Google site search (48)

October 20, 2008

Let’s face it, websites can be big. Really big. And sometimes even the best planned websites make it hard to find what we want.

If you use Google, and I know you do, there’s a simple way to take control and search a site for the information you want.

It’s called Google Site Search

It’s most basic use is to search a site. Let’s say you want to know which library in our system has Spanish language materials. You could look through each branch page until you find the answer. Or you could search in the catalog to see what comes up. Or, you could do a Site Search in Google.

That search would look like this:

Take a look at the results and you’ll see how helpful site search is. One quick search tells me which branches have a Spanish language collection (Thompson Lane and Southeast). It also reveals that there are Spanish language books available in the Tumblebooks database!
How does it work?
Type your search terms in the Google search box, then type site: and the web address you want to search in. We searched for: spanish collection site:library.nashville.org
But wait, there’s more…
Site search can help with narrowing your results list. Why wade through tons of useless sites when you can better target the kind of information you’re looking for? Let’s take a look at an example.
Say you’re looking for information vaccinations. You could do a basic Google search and you’d probably find some good websites, but you’d probably have to wade through a bunch of not-so-great sites too. Sites that end in .gov or .edu might give you more accurate medical information. So why not narrow your search from the start?
Let’s search for information on vaccinations and ask for results ONLY from government information sites. That search would look like this:
This search will exclude .com, .edu, .org, and any other site that doesn’t end in .gov. This can be useful when doing research and you know what kind of information you’re looking for. But, beware that you may be excluding useful information.
If you need help remembering this and other search tips for Google, you can print out this cheat sheet (pdf), shown at left, and stash it by your computer.

And if you have any search tips, please share them in the comments!

Your mission, should you choose to accept it:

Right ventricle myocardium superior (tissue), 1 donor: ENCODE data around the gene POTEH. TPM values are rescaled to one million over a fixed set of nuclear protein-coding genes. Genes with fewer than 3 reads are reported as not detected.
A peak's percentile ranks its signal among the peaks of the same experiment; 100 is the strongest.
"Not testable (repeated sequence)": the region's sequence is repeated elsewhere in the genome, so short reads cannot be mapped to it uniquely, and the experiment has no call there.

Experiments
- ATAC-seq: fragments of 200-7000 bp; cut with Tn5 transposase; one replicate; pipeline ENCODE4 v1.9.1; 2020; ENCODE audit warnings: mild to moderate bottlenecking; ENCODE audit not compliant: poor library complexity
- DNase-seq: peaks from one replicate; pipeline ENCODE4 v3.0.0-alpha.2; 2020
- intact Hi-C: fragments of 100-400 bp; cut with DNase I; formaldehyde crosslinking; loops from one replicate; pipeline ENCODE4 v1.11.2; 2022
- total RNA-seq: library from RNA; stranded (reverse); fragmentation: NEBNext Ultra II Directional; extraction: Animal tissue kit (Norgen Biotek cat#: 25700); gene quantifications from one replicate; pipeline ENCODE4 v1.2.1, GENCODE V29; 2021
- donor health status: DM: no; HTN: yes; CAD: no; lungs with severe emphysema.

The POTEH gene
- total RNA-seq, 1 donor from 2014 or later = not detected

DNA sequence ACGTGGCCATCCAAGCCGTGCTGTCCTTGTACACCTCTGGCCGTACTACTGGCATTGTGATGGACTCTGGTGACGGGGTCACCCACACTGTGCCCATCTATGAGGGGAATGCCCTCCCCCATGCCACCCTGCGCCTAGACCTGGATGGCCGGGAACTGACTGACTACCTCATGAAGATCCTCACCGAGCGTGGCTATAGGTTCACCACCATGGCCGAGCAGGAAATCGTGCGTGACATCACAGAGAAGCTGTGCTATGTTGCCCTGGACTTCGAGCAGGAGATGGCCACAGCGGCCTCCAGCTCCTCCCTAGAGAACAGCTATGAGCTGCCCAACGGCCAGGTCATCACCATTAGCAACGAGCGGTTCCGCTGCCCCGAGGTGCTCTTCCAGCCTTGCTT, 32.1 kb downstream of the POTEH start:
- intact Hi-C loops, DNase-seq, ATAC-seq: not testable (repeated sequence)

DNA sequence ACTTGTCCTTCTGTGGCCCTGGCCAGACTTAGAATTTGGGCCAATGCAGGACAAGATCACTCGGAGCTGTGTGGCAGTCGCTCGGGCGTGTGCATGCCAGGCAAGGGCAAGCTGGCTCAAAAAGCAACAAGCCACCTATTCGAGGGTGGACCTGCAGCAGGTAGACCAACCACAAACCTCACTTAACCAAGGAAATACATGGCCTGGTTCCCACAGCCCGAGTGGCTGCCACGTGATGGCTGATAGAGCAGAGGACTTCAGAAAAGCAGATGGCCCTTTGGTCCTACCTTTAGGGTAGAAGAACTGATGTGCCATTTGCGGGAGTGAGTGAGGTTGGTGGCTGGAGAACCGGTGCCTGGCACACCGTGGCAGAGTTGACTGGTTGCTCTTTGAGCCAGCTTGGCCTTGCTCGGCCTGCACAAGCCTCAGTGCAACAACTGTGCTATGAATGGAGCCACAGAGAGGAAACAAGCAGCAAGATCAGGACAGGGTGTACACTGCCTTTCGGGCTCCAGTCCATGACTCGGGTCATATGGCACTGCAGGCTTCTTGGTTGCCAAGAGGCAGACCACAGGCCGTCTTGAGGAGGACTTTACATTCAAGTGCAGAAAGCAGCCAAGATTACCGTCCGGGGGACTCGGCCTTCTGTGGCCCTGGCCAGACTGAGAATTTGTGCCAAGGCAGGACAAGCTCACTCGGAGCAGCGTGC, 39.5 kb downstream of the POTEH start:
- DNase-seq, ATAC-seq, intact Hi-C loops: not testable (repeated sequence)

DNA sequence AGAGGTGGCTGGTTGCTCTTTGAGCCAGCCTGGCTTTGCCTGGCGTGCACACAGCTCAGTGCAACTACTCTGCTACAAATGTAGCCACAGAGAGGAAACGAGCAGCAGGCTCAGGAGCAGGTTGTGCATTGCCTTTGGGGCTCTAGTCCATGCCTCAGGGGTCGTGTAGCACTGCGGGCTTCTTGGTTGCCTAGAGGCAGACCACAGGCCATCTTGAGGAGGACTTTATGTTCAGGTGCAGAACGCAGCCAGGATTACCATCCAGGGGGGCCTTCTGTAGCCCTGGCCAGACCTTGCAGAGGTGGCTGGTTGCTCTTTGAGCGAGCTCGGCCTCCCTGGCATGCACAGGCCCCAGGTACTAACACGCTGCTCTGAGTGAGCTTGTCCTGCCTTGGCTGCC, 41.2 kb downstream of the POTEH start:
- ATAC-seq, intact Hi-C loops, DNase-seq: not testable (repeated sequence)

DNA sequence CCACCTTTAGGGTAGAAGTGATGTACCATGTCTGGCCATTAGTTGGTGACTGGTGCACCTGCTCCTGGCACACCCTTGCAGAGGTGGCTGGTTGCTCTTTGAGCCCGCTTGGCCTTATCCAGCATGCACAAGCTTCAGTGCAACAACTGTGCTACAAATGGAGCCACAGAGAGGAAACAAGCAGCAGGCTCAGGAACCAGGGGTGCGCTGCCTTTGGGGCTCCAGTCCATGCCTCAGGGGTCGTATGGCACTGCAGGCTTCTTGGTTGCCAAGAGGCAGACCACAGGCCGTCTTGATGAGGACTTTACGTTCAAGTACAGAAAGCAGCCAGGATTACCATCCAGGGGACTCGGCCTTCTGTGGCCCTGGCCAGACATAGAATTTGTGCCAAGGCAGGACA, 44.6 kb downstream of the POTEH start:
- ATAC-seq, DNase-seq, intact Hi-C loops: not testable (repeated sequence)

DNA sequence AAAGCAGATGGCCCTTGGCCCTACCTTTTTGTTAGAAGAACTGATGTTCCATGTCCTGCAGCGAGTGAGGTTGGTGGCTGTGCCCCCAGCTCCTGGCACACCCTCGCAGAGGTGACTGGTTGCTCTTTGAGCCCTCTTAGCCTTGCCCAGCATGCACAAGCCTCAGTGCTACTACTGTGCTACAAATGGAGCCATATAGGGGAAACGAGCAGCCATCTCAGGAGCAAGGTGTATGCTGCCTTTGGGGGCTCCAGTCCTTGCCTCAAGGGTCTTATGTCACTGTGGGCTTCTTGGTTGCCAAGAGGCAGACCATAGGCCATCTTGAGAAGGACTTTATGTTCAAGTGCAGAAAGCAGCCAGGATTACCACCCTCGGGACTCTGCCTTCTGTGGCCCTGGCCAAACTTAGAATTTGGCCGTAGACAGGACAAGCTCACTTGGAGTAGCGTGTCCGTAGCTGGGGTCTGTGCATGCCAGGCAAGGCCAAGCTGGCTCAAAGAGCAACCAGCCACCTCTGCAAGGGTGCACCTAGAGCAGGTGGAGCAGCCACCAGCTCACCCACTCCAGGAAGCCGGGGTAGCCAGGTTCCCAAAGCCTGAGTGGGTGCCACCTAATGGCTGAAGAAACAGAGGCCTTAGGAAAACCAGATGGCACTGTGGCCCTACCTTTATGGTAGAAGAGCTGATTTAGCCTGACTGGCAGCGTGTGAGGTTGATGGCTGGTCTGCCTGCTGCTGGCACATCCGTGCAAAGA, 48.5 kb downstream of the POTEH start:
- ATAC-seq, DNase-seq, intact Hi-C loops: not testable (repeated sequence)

1. Do a search in Google for Disaster Preparedness.

2. Do a search in Google for Disaster Preparedness and limit to sites that end in .org.

3. Compare.

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7 Responses to “Google site search (48)”

  1. Glenn Worden Says:

    A great collection of Google tips. Google just seems more powerful and amazing every time I use it. I’ve printed the cheat sheet to use, too.

  2. Jim Says:

    The cheat sheet will be handy for some of our regular computer users. Particularly genealogy researchers, I think.

  3. Beth B Says:

    So why didn’t the site search return Edmondson Pike for its Spanish collectin?

  4. npljenny Says:

    That’s a good question, Beth. The problem you ran into has to do with how the site was coded. We’re recoding the site so that search engines can read it better. Kyle recoded the Hermitage page recently, but the Edmondson Pike page hasn’t been recoded yet, so it didn’t come up in a search like it should have. We’ll fix it in the next few days – and we’ll keep working on fixing the coding on the rest of the site too.

  5. Cook Says:

    Awesome catch, Beth!

    Thanks so much for locating this problem. We’ve been running some search engine optimization experiments. This was the best example I’ve seen that we’re on the right track. We will update the Edmondson Pike web site this morning and the search engines should pick up on it soon.

  6. karen hyman Says:

    This was great. I am not computer savvy, and this was all new info for me. Thanks!


  7. Thank you for this super article. Will now more stop by. Greetings from Cologne


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